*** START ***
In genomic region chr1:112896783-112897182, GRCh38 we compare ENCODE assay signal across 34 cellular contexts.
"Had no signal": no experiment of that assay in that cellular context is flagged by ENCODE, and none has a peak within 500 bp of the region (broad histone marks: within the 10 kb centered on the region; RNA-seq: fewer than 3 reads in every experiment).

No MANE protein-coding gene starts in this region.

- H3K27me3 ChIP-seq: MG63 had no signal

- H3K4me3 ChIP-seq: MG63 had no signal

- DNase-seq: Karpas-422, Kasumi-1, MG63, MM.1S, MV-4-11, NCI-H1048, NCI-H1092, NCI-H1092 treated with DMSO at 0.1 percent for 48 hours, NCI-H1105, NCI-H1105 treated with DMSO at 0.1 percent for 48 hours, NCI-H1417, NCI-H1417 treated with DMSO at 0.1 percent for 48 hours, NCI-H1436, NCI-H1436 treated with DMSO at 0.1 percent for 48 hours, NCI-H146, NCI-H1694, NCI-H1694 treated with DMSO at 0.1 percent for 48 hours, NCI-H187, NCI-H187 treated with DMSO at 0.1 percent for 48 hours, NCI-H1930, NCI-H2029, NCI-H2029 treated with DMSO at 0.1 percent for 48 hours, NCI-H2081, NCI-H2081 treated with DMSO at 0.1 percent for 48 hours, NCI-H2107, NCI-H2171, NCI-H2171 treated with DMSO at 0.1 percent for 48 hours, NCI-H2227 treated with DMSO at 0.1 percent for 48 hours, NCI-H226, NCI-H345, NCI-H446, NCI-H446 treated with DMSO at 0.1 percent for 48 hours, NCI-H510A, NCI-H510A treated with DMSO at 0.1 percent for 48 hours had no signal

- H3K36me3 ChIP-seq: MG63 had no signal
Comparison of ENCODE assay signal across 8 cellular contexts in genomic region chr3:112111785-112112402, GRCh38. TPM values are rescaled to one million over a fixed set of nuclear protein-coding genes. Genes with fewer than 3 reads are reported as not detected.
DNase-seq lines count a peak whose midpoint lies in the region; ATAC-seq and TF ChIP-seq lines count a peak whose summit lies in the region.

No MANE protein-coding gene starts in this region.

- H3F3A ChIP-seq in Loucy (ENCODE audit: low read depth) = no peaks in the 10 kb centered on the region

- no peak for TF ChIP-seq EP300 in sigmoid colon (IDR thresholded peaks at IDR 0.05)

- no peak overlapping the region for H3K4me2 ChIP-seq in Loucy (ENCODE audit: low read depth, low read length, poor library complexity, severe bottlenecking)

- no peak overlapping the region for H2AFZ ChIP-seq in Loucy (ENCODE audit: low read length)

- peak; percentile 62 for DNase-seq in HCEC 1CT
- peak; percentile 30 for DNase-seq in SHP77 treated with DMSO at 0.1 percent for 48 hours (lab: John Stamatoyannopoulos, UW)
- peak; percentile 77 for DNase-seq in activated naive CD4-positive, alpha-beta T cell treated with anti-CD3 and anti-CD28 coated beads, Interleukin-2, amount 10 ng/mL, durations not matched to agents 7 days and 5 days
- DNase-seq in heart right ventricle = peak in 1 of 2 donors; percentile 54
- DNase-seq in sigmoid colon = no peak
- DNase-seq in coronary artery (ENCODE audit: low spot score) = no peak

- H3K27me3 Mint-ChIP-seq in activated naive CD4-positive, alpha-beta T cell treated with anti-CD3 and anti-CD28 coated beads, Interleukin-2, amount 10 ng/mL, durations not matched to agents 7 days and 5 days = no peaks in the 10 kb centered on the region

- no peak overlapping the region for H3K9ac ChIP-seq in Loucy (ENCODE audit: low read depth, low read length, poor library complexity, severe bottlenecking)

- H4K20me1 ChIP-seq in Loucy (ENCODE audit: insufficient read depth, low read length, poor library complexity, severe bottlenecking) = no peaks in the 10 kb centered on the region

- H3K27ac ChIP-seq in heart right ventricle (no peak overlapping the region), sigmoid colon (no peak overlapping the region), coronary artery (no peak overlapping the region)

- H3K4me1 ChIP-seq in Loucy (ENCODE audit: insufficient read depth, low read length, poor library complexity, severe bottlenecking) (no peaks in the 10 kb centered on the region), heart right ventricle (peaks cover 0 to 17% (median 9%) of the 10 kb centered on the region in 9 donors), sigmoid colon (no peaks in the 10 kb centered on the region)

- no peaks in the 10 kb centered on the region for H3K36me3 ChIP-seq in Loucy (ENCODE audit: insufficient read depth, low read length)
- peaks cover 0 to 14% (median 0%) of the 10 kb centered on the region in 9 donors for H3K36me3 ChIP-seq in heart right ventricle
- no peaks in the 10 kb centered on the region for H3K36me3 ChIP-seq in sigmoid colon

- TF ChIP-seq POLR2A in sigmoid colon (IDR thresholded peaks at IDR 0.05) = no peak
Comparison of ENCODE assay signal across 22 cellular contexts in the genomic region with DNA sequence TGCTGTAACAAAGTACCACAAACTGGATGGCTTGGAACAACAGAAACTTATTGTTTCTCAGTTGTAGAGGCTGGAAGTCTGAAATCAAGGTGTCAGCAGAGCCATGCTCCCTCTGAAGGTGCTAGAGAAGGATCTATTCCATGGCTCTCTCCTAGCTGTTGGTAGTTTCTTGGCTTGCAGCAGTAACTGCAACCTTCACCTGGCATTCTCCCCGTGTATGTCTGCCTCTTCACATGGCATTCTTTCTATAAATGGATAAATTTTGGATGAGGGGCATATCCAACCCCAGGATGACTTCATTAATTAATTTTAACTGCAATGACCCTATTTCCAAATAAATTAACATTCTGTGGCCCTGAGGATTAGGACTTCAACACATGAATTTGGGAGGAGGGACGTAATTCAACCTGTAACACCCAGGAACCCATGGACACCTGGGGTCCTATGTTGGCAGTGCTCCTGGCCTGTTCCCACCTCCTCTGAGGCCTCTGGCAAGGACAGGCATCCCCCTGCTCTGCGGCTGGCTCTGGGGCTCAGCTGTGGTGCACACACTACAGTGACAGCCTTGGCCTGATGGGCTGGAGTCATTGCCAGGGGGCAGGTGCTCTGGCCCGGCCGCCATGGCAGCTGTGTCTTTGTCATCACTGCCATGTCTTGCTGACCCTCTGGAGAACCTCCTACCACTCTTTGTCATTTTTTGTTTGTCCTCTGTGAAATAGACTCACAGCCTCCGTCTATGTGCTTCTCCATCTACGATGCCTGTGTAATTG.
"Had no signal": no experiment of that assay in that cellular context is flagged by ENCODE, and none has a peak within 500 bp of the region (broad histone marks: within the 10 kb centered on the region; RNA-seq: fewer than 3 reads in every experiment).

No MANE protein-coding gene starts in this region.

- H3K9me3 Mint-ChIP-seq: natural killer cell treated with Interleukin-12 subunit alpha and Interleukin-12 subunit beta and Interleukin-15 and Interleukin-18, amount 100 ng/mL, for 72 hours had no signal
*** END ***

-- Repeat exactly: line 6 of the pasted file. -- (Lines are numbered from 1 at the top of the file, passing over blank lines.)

- DNase-seq: Karpas-422, Kasumi-1, MG63, MM.1S, MV-4-11, NCI-H1048, NCI-H1092, NCI-H1092 treated with DMSO at 0.1 percent for 48 hours, NCI-H1105, NCI-H1105 treated with DMSO at 0.1 percent for 48 hours, NCI-H1417, NCI-H1417 treated with DMSO at 0.1 percent for 48 hours, NCI-H1436, NCI-H1436 treated with DMSO at 0.1 percent for 48 hours, NCI-H146, NCI-H1694, NCI-H1694 treated with DMSO at 0.1 percent for 48 hours, NCI-H187, NCI-H187 treated with DMSO at 0.1 percent for 48 hours, NCI-H1930, NCI-H2029, NCI-H2029 treated with DMSO at 0.1 percent for 48 hours, NCI-H2081, NCI-H2081 treated with DMSO at 0.1 percent for 48 hours, NCI-H2107, NCI-H2171, NCI-H2171 treated with DMSO at 0.1 percent for 48 hours, NCI-H2227 treated with DMSO at 0.1 percent for 48 hours, NCI-H226, NCI-H345, NCI-H446, NCI-H446 treated with DMSO at 0.1 percent for 48 hours, NCI-H510A, NCI-H510A treated with DMSO at 0.1 percent for 48 hours had no signal